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Image of a hand holding a white crypto credit card over a payment terminal against a purple background, suggesting the inquiry into the tax implications of rewards earned from using a crypto.com card.

cryptocurrency regulation cryptocurrency taxes Mar 22, 2023

Do taxpayers have to report crypto rewards from credit card usage? How do you protect yourself from the lack of tax law clarity?

Are you at risk when collecting crypto card rewards?

Many taxpayers are concerned about the tax exposure of using crypto-backed credit cards offered by Crypto.com, Uphold, and others. When you use a crypto-backed credit card, multiple events happen simultaneously.

Breaking down crypto card rewards.

First, when you are purchasing a product or service with your crypto card, the activity is not taxable.

Secondly, the credit or debit card issuer sells some of your cryptos on deposit to pay the card bill. The gain on the sale of crypto is taxable as either a short or long-term capital gains event. The gain is the difference between the sale price and the original purchase price. If the gain is negative, then it is commonly called a capital loss.

Third, many card issuers offer a reward for using their card. These rewards are often in the form of cryptocurrency.

Should crypto card rewards be reported as income?

Most credit cards offer rewards. These are redeemable when paying for certain transactions such as travel services, products, or cash paid against the credit card bill. Do the credit card companies have to report these distributions? Does the taxpayer have to report them on a tax return?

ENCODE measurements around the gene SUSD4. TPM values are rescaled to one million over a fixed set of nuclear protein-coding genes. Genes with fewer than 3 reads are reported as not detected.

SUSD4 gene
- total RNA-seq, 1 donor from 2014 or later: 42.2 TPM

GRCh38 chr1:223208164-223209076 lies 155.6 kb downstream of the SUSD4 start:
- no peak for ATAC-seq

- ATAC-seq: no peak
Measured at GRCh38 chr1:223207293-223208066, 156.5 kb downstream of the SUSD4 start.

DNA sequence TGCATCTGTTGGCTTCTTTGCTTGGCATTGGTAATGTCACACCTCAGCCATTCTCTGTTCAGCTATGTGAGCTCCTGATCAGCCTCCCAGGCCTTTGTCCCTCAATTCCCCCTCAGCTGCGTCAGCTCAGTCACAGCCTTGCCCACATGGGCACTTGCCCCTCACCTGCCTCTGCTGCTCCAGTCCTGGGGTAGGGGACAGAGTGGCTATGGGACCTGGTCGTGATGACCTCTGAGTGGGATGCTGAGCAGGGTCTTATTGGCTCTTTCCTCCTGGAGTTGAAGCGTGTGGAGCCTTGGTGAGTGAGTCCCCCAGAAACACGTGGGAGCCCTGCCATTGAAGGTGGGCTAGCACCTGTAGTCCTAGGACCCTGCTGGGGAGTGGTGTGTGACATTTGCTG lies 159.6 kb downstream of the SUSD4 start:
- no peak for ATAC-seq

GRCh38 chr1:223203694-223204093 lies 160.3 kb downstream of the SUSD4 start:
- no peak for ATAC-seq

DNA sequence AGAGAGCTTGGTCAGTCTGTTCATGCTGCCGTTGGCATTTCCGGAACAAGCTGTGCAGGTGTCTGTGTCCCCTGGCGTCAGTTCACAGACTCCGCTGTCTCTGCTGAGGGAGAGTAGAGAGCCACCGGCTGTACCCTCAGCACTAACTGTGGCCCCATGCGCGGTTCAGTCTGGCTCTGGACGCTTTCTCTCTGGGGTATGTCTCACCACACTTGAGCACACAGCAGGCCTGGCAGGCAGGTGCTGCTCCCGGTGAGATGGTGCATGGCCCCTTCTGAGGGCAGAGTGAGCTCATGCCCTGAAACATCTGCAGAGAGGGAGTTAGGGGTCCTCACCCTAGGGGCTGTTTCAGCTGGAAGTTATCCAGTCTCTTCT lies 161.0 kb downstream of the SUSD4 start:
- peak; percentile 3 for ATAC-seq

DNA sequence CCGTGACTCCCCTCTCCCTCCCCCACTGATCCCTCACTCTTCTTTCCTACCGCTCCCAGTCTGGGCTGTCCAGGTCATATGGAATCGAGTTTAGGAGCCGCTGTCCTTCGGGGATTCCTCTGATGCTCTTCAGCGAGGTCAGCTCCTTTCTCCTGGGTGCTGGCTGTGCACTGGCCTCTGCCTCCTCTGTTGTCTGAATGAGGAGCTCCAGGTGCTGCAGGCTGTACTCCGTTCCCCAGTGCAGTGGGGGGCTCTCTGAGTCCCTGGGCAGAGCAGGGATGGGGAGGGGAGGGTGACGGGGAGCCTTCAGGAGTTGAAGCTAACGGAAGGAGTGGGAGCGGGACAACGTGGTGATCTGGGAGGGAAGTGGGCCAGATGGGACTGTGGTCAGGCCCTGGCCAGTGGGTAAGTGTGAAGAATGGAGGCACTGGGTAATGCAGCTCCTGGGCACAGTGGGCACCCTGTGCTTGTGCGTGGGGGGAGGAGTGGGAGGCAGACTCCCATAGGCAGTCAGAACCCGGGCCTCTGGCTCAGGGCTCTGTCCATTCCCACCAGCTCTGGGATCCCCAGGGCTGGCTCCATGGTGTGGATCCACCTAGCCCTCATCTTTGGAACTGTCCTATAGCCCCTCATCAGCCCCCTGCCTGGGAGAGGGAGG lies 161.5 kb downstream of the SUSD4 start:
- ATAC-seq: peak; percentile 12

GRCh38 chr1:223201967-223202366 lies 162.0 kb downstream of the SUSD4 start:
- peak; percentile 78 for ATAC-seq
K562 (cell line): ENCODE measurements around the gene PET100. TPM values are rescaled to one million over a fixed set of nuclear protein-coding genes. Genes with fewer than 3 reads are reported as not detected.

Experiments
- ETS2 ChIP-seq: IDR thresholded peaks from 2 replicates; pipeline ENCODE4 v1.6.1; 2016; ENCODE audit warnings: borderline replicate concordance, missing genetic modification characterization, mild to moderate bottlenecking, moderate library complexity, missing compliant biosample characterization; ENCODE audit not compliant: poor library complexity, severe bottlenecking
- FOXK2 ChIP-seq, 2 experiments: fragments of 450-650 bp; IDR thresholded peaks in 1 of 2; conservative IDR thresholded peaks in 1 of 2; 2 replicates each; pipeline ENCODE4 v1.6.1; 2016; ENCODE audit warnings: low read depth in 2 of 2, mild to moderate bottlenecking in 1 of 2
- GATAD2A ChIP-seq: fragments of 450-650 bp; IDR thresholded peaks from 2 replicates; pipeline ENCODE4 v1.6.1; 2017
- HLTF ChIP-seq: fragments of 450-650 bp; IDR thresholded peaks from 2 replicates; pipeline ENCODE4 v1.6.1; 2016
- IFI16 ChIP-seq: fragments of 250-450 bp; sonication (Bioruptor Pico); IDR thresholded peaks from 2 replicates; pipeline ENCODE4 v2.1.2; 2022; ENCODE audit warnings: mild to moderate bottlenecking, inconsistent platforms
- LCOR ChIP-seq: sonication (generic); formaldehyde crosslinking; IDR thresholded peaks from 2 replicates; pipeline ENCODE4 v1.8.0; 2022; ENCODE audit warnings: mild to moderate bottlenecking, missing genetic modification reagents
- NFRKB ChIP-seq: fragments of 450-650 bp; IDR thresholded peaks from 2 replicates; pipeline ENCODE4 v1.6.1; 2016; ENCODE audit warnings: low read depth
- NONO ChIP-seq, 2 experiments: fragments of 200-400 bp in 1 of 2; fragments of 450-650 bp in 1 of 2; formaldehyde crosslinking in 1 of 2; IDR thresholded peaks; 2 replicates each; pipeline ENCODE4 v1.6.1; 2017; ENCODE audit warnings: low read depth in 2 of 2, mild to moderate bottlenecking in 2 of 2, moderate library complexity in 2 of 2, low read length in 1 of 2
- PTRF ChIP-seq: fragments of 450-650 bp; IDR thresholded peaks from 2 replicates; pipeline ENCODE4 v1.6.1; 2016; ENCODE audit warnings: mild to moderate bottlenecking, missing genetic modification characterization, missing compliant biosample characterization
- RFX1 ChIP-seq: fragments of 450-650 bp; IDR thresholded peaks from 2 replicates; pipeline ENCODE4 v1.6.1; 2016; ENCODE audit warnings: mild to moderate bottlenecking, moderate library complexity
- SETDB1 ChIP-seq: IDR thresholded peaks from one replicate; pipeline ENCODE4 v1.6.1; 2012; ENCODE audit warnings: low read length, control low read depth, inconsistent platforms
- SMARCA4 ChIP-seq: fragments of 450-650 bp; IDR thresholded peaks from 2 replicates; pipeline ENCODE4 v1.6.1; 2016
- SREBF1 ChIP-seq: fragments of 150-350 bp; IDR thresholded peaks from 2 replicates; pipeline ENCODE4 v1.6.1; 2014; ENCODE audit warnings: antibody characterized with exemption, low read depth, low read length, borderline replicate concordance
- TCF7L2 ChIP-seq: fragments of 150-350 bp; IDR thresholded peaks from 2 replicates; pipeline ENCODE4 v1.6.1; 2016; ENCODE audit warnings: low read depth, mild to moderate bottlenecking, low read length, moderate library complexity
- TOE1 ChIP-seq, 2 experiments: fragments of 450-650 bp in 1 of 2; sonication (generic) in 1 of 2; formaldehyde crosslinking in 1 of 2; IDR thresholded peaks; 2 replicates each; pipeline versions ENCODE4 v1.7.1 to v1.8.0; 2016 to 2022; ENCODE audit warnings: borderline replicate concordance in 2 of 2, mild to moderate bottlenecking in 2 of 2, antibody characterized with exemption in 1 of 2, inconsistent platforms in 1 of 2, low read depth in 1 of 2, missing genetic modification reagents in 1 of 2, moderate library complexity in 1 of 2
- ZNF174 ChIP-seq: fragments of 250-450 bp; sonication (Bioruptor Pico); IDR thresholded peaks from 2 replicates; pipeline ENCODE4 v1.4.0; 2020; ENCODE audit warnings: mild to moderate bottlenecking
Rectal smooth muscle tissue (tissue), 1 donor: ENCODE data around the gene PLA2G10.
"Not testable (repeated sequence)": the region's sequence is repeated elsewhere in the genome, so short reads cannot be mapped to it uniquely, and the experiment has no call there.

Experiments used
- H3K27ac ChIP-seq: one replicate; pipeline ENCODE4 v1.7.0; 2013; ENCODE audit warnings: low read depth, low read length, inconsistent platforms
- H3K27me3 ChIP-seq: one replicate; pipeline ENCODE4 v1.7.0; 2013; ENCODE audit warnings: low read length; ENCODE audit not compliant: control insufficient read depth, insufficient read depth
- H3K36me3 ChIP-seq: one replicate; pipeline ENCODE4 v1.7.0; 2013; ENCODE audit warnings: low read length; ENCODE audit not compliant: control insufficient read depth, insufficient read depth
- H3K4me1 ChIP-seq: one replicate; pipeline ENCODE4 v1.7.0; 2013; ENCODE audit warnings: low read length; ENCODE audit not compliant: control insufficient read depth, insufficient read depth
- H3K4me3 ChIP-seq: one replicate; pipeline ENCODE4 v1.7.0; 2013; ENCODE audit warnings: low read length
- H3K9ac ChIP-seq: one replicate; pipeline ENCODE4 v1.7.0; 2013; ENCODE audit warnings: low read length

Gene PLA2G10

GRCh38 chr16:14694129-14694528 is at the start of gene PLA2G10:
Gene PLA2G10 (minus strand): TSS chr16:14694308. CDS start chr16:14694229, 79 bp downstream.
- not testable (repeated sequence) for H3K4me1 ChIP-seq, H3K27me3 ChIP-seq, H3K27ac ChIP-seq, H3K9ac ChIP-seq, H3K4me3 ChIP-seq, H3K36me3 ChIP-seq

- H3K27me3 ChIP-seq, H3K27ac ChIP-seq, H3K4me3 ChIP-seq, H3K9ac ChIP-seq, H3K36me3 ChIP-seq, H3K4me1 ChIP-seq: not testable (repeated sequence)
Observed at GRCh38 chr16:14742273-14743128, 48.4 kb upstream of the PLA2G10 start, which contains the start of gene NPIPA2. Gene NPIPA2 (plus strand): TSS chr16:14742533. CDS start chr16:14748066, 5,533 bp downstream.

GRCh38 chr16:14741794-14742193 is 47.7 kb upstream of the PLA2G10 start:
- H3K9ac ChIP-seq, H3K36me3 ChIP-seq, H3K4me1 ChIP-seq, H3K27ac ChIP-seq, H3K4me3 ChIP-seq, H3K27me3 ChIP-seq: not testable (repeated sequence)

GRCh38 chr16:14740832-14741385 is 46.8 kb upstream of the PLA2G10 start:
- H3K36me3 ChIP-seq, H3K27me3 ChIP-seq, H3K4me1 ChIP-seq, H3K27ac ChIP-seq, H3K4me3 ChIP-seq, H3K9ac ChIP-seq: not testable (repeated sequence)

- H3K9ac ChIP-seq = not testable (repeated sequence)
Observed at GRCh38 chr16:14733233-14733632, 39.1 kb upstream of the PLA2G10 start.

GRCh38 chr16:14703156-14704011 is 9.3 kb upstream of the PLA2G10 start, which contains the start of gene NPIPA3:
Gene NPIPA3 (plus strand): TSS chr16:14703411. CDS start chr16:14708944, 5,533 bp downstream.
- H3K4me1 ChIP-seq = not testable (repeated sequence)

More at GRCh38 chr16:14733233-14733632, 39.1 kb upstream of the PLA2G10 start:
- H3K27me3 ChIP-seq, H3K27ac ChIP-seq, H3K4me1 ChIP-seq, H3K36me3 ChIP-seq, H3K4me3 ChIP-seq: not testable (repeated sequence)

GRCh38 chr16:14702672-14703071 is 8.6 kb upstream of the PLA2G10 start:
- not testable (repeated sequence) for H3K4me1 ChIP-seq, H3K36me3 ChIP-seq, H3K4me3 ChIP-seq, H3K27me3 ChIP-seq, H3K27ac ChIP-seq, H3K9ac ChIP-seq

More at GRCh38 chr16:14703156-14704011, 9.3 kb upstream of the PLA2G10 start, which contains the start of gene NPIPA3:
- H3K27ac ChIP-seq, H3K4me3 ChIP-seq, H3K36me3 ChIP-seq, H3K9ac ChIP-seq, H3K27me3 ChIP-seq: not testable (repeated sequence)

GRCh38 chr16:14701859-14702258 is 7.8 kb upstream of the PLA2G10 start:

A general principle.

The general principle from the tax regulations section 61 reads: A taxpayer must include in gross income all income from whatever source derived unless specifically excluded by law (Code Sec. 61(a)). Gross income includes income realized in any form, whether in money, property, or services. Thus, income may be realized in the form of services, meals, accommodations, stock, or other property, as well as in cash (Reg. Sec. 1.61-1(a)).

When trying to determine if a section of the law applies to cryptocurrency transactions, it is helpful to find similar situations to see how the laws and regulations are applied to that situation. For example, how are frequent flyer miles taxed?

How are frequent flyer miles taxed?

IRS announcement 2002-18 partially addressed the question. Should the employee pay taxes on the frequent flyer miles earned the employer pays for business travel? In a backhanded way, the IRS says they do not have to be reported on the income tax return.

The announcement acknowledges that for lack of official guidance, the IRS “has not pursued a tax enforcement program with respect to promotional benefits such as frequent flyer miles.” In effect, the IRS conceded that they weren’t fully enforcing the law.

Do you have to report crypto rewards?

Does this mean that the taxpayer doesn’t have to report crypto rewards from credit card usage? Well, there is more to it than just comparing the situation to frequent flyer miles.

Are crypto rewards payouts or rebates?

In 2012, Citibank issued 1099-MISC tax forms to its customers when rewards in excess of $600 were awarded. Citibank’s action forced its clients to report the income on their tax returns. The clients weren’t happy.